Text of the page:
FIGS. 8A & 8B are side views of mandrels for use in a method of manufacturing a stent with preferential electropolishing in accordance with the present invention. A mandrel can be placed in contact with the luminal surface of the rough stent to reduce or prevent electropolishing at the points of contact. The fraction of the rough portion remaining on the stent can be selected to tune the retention of the stent on the balloon as desired.

Referring to FIG. 8A, the mandrel body 600 includes mandrel axial stripes 602 positioned between ends 604. During electropolishing, the rough stent is fixed on the mandrel body 600 so that the mandrel axial stripes 602 are in contact with the luminal surface of the rough stent. The contact prevents the electropolishing of those portions of the luminal surface, resulting in rough portions on the luminal surface. The mandrel body 600 can be hard or resilient as desired for a particular application. The more resilient the mandrel body 600, the larger the angle of the rough portion on each strut of the stent. Those skilled in the art will appreciate that the width, number, and positioning of the mandrel axial stripes 602 can be selected as desired to produce the desired width, number, and positioning of axial stripes on the luminal surface of the stent.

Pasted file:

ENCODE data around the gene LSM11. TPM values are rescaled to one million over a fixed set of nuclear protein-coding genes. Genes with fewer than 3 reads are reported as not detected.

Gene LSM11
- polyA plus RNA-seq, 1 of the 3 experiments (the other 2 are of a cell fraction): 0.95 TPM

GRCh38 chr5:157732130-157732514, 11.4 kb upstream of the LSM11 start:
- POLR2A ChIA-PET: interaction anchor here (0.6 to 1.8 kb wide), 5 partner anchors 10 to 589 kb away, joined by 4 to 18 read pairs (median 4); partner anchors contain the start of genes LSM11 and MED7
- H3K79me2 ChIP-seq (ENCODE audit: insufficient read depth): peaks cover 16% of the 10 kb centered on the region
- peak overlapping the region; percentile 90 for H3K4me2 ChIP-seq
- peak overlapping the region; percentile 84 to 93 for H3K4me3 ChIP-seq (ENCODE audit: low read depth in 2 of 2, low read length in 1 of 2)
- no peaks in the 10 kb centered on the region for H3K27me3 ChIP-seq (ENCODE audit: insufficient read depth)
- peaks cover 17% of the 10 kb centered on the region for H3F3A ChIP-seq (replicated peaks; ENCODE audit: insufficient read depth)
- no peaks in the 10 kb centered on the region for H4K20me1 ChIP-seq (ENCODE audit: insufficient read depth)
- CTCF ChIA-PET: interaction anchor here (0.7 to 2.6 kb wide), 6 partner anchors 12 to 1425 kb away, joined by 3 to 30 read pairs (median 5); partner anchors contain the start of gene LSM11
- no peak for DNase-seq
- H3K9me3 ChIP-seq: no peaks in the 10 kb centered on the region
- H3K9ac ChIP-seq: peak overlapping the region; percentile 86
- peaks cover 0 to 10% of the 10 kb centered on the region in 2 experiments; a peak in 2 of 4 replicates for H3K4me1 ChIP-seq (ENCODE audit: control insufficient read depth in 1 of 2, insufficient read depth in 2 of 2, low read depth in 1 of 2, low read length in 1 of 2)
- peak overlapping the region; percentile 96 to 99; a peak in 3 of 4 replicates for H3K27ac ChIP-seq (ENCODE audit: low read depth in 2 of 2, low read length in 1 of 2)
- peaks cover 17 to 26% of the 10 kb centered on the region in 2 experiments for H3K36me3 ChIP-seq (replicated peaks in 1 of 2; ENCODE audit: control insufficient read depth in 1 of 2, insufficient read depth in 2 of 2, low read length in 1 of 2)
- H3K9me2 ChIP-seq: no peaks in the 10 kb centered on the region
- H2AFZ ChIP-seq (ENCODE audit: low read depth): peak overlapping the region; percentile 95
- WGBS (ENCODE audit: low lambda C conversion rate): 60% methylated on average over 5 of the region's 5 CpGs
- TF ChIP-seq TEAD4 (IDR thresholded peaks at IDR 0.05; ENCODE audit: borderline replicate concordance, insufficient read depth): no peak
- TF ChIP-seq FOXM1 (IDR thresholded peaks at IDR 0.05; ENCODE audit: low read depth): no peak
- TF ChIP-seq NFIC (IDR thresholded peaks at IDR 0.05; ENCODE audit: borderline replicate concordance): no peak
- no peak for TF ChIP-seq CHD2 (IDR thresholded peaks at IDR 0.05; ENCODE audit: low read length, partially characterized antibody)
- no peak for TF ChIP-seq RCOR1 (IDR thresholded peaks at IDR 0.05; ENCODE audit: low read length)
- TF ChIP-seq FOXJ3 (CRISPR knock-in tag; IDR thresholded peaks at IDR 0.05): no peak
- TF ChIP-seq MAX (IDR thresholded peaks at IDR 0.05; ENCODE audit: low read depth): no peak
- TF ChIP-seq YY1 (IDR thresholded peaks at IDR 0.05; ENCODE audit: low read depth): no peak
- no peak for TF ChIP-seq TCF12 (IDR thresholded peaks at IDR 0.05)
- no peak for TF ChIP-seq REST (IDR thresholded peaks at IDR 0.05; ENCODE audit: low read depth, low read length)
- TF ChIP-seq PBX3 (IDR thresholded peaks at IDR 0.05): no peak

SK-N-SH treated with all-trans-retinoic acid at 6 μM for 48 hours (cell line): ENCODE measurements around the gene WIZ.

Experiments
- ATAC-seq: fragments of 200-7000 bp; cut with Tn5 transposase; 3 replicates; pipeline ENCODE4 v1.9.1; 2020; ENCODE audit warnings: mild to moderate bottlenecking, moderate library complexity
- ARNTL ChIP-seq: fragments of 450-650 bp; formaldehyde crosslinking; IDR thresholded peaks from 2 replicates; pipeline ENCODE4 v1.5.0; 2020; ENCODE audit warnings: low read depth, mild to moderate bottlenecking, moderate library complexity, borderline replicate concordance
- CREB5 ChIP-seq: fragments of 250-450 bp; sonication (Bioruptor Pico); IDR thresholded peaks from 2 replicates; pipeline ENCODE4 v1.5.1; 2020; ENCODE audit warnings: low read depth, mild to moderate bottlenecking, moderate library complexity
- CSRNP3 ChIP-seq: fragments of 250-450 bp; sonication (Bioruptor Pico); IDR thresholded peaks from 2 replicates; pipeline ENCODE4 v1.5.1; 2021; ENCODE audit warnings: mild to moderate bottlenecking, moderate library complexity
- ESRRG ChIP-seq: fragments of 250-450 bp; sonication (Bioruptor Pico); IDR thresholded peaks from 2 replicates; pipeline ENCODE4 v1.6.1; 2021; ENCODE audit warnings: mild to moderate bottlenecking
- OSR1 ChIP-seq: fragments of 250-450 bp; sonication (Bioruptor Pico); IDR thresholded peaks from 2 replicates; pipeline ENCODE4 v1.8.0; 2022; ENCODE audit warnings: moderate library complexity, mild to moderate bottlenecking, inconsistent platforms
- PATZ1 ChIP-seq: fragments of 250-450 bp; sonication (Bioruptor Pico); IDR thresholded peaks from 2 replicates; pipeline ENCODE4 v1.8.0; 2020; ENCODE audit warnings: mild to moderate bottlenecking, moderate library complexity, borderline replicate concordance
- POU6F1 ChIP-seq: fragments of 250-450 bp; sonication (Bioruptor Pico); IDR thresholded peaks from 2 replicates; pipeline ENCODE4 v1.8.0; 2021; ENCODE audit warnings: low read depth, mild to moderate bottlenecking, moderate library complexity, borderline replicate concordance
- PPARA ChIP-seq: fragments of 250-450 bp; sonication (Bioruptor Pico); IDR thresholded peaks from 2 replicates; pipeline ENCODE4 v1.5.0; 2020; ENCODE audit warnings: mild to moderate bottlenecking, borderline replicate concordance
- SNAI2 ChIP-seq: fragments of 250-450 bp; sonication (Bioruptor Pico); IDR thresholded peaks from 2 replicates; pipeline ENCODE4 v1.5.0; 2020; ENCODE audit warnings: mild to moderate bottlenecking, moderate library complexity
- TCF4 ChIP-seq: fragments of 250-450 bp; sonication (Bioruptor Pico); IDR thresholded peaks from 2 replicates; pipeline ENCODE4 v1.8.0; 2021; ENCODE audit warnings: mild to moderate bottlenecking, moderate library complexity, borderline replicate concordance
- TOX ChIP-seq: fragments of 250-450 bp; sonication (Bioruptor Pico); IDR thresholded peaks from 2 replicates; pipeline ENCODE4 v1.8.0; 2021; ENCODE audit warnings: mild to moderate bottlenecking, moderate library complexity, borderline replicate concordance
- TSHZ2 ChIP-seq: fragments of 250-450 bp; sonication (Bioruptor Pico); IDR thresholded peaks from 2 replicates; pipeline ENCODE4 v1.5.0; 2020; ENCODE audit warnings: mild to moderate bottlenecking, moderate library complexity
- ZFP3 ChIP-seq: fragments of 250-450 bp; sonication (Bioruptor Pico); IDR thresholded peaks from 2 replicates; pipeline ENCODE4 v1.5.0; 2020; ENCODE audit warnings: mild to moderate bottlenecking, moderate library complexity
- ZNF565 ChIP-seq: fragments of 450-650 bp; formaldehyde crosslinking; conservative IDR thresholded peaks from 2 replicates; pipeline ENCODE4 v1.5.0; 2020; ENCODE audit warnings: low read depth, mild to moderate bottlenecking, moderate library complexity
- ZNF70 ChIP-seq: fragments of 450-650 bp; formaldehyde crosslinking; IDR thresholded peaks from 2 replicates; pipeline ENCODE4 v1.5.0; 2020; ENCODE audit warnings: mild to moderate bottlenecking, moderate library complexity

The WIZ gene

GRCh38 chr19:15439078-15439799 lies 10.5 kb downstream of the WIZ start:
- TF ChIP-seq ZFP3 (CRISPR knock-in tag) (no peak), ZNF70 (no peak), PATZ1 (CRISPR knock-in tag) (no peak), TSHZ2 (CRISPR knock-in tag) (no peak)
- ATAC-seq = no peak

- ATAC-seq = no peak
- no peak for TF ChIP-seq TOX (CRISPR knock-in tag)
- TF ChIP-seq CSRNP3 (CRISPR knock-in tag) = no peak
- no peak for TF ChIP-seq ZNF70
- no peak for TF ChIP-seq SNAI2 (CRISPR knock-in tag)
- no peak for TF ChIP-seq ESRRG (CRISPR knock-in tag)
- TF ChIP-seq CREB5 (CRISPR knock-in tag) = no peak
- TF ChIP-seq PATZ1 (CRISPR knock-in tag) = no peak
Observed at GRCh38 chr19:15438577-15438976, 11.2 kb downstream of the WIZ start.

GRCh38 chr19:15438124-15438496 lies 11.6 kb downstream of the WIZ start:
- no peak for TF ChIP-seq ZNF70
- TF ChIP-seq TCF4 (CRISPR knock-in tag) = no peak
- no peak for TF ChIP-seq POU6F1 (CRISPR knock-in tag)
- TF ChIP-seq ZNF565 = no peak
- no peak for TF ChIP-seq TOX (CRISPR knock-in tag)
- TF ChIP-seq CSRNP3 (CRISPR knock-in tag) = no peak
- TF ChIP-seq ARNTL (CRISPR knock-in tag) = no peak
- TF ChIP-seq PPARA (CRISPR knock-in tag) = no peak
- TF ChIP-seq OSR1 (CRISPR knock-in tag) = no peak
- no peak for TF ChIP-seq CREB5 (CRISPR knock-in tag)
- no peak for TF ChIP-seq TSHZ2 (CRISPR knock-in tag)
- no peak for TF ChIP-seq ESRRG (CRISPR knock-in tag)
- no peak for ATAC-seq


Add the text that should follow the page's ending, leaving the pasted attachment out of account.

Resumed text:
Referring to FIG. 8B, the mandrel body 700 includes mandrel radial bands 702. During electropolishing, the rough stent is fixed on the mandrel body 700 so that the mandrel radial bands 702 are in contact with the luminal surface of the rough stent. The contact prevents the electropolishing of those portions of the luminal surface, resulting in rough portions on the luminal surface. The mandrel body 700 can be hard or resilient as desired for a particular application. The more resilient the mandrel body 700, the larger the angle of the rough portion on each strut of the stent. Those skilled in the art will appreciate that the width, number, and positioning of the mandrel radial bands 702 can be selected as desired to produce the desired width, number, and positioning of radial bands on the luminal surface of the stent.

FIGS. 9A & 9B are side views of stents with flow restrictors for use in a method of manufacturing a stent with preferential electropolishing in accordance with the present invention. Flow reducers can be placed within the lumen of the rough stent to reduce flow of the electrolyte through the lumen, thus reducing electropolishing on the luminal surface of the rough stent compared to the abluminal surface. The amount of electropolishing allowed on the luminal surface can be selected to tune the retention of the stent on the balloon as desired.